Trends for 2016: Subtle Hover States

Around this time of year, there's always a lot of discussion around what will be the next big thing in web development. Will it be a new design style, lightweight JavaScript library or something with "2.0" at the end of it? I came across a collection of candidates on the Econsultancy blog and they make for interesting reading.

From an ecommerce point of view, however, there are a lot of considerations before deciding to embrace one of these potential trends, such as:

  • Suitability — you run a site whose goal is to convert visitors into customers, so you need to do things that induce conversions. Some changes, while attractive, will simply not help and may in fact hinder you. Think about user experience, particularly across all devices.
  • Weight — more code means more page weight, which means longer loading, processing and rendering times. From a performance point of view we always recommend keeping your site as light as possible.
  • Maintenance — once you make this change, are you going to be able to keep it up to date and fresh? You put it together once, if it breaks can you put it back together? If you've just found an amazing new JS library, are you just introducing a whole new level of (unnecessary) complexity?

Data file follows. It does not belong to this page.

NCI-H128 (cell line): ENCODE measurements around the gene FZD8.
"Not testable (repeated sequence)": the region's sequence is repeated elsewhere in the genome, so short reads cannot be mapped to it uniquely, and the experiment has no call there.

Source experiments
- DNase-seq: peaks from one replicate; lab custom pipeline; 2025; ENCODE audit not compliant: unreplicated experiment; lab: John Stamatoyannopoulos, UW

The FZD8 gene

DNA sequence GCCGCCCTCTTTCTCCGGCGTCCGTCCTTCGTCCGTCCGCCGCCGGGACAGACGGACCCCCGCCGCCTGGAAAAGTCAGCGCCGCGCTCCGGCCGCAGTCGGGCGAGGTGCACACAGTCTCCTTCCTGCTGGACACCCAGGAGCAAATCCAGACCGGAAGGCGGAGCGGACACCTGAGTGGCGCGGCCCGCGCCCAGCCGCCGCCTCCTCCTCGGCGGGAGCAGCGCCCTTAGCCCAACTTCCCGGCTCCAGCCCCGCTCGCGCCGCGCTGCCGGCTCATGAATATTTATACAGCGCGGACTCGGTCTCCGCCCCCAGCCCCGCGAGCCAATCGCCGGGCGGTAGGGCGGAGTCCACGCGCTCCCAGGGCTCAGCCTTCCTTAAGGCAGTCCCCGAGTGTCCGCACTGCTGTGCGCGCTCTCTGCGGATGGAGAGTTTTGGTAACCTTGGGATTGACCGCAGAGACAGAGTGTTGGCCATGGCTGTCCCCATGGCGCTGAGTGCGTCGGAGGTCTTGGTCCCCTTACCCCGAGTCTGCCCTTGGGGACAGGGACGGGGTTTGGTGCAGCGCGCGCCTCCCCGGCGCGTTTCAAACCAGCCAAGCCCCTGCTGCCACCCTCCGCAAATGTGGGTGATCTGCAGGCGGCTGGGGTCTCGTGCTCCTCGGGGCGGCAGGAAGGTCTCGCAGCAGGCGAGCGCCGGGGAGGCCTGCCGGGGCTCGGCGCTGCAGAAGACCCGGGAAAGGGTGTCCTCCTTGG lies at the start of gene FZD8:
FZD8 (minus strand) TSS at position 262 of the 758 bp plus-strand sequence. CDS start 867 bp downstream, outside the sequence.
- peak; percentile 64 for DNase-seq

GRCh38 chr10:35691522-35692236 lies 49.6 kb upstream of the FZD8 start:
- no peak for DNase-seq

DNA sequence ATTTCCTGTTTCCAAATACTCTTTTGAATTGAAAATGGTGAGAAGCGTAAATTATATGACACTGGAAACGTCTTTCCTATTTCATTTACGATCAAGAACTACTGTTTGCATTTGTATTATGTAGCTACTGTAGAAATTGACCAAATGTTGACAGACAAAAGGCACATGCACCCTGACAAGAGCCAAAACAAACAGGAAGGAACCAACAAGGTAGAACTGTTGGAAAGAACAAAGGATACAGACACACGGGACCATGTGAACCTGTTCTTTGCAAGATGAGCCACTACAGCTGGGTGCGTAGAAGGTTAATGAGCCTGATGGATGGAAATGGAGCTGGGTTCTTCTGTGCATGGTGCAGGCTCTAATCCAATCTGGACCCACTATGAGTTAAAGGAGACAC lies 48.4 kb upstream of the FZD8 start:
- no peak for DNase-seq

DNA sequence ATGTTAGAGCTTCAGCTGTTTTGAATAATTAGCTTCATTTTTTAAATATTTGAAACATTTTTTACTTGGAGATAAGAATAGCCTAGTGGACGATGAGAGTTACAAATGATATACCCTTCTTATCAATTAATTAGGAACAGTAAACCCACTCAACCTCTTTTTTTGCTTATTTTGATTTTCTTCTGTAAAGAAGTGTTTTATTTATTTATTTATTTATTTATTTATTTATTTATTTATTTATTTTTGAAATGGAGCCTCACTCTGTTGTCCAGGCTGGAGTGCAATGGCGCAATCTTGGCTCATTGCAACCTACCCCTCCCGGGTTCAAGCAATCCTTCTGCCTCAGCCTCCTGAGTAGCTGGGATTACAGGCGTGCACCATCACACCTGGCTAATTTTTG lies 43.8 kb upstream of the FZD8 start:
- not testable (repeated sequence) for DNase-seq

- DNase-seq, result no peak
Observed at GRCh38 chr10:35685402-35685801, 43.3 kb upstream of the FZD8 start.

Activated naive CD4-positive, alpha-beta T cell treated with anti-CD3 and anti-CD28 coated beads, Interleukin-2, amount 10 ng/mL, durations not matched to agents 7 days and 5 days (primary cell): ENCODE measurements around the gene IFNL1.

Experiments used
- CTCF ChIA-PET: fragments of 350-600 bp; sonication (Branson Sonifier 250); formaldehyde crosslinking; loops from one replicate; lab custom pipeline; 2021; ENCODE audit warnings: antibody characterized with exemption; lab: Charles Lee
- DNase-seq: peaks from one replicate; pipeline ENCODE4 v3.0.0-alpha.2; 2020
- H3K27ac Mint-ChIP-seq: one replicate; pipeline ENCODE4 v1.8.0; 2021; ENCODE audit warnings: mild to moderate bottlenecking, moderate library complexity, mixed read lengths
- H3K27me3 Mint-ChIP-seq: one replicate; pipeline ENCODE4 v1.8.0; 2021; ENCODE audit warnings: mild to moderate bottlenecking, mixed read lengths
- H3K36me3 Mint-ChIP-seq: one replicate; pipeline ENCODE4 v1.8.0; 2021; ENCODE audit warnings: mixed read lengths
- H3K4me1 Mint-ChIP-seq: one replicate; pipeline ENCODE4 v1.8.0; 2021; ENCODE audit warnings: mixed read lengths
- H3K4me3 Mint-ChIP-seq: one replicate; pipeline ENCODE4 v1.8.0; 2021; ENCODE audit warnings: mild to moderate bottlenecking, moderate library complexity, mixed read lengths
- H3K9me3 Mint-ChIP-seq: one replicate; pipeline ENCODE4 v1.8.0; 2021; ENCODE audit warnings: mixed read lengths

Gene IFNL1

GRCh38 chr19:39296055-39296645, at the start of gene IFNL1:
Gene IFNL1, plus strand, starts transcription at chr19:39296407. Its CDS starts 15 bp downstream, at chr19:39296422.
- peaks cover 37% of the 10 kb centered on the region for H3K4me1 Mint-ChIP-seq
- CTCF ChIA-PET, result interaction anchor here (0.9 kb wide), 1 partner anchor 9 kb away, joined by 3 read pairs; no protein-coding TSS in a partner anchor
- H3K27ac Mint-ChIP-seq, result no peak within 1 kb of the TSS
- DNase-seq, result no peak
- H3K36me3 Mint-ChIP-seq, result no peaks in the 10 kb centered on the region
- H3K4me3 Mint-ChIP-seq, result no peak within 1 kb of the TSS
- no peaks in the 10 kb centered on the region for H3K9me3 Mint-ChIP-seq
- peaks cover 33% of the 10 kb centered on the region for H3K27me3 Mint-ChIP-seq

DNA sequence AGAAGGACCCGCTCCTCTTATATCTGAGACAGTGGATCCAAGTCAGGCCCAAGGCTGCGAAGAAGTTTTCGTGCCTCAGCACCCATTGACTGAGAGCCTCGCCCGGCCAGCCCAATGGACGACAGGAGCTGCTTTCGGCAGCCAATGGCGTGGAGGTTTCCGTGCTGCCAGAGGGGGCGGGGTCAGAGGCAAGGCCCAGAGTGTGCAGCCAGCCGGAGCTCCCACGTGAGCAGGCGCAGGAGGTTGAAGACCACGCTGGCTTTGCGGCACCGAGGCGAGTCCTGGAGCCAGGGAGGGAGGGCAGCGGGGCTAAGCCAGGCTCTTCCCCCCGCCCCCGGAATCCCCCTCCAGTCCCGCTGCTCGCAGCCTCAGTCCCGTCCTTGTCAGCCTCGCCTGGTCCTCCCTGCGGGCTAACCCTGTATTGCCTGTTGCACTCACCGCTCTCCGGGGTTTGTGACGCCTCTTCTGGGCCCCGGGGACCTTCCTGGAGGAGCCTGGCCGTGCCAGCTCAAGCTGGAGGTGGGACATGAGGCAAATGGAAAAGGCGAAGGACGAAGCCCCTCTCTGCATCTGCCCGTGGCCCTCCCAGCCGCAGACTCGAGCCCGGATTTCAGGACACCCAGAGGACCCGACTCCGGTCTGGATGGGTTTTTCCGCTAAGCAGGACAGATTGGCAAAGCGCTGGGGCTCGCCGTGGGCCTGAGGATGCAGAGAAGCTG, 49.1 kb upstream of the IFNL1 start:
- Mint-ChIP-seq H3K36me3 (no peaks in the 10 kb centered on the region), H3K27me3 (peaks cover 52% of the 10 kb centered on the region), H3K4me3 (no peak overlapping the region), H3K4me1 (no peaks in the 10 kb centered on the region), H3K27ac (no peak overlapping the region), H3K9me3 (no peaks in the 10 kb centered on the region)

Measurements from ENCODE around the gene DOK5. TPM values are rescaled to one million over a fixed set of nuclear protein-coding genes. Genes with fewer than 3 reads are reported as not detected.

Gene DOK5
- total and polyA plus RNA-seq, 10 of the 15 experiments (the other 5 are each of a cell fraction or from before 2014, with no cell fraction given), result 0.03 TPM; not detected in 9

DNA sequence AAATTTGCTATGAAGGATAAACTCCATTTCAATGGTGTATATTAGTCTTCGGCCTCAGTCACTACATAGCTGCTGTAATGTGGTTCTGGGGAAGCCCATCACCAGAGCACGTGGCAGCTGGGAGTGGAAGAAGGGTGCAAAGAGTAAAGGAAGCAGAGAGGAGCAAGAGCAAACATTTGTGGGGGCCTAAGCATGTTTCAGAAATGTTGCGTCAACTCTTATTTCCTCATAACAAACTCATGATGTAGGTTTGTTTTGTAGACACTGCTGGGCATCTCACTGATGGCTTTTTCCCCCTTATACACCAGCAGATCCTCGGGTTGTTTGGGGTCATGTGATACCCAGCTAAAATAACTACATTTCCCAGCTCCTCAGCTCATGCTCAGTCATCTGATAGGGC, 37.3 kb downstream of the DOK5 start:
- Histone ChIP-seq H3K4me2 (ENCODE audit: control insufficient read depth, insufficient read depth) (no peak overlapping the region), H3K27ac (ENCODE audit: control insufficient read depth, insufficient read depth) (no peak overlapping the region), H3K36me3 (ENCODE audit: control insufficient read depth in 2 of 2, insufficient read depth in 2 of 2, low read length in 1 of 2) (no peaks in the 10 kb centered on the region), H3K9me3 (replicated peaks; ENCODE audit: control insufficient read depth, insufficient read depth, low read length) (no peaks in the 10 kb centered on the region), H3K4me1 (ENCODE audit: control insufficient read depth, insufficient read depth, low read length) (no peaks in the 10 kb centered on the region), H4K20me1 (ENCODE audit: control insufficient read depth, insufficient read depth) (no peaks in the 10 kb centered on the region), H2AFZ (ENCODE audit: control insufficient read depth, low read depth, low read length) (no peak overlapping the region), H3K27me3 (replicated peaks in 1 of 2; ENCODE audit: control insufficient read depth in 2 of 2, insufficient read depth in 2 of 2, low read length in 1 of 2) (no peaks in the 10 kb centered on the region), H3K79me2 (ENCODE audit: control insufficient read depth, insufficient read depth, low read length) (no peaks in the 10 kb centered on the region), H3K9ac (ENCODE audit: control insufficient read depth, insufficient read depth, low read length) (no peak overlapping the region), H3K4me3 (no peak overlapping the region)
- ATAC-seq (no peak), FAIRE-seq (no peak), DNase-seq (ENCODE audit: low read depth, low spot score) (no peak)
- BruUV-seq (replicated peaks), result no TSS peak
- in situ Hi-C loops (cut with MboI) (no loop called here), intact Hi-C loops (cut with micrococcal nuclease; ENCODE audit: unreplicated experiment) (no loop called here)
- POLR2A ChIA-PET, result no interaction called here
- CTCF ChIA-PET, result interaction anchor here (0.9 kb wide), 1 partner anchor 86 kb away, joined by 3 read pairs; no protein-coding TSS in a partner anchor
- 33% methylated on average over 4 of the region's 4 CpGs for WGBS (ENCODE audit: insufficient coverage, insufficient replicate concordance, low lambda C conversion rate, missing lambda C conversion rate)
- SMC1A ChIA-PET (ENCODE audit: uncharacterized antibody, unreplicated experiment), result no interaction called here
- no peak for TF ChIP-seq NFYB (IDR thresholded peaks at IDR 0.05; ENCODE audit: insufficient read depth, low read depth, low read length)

So are there any worth using?

The Brief

Going through Econsultancy's list, it's clear that there are a few candidates for consideration that could meet this criteria. One in particular, 'more creative hover states', caught my attention. We already recommend a bold color and design for primary calls to action, but what we were to add a subtle change for the hover state — in particular one that triggers when a shopper hovers close to the button?

I thought about this and decided to see if I could come up with something to replicate this behavior. I came across a Stack Overflow question asking for help writing code that does just this, and one respondent offered some simple code, which I'm going to adapt and include below.

In short, I'm going to write some JavaScript and CSS, put it in a module and then include it in the module that affects add to cart buttons on product detail pages. What it'll do is modify the styling of these buttons whenever a user hovers their cursor near the button. As mobile users don't have cursors, naturally this'll only affect desktop users.

Note that the following code is only an illustration of how one could implement this functionality. Experienced developers will undoubtedly find other, possibly more elegant, ways to implement it or something similar.

Do the Prep Work

So, first and foremost, we need to do the standard steps for creating a new module such as: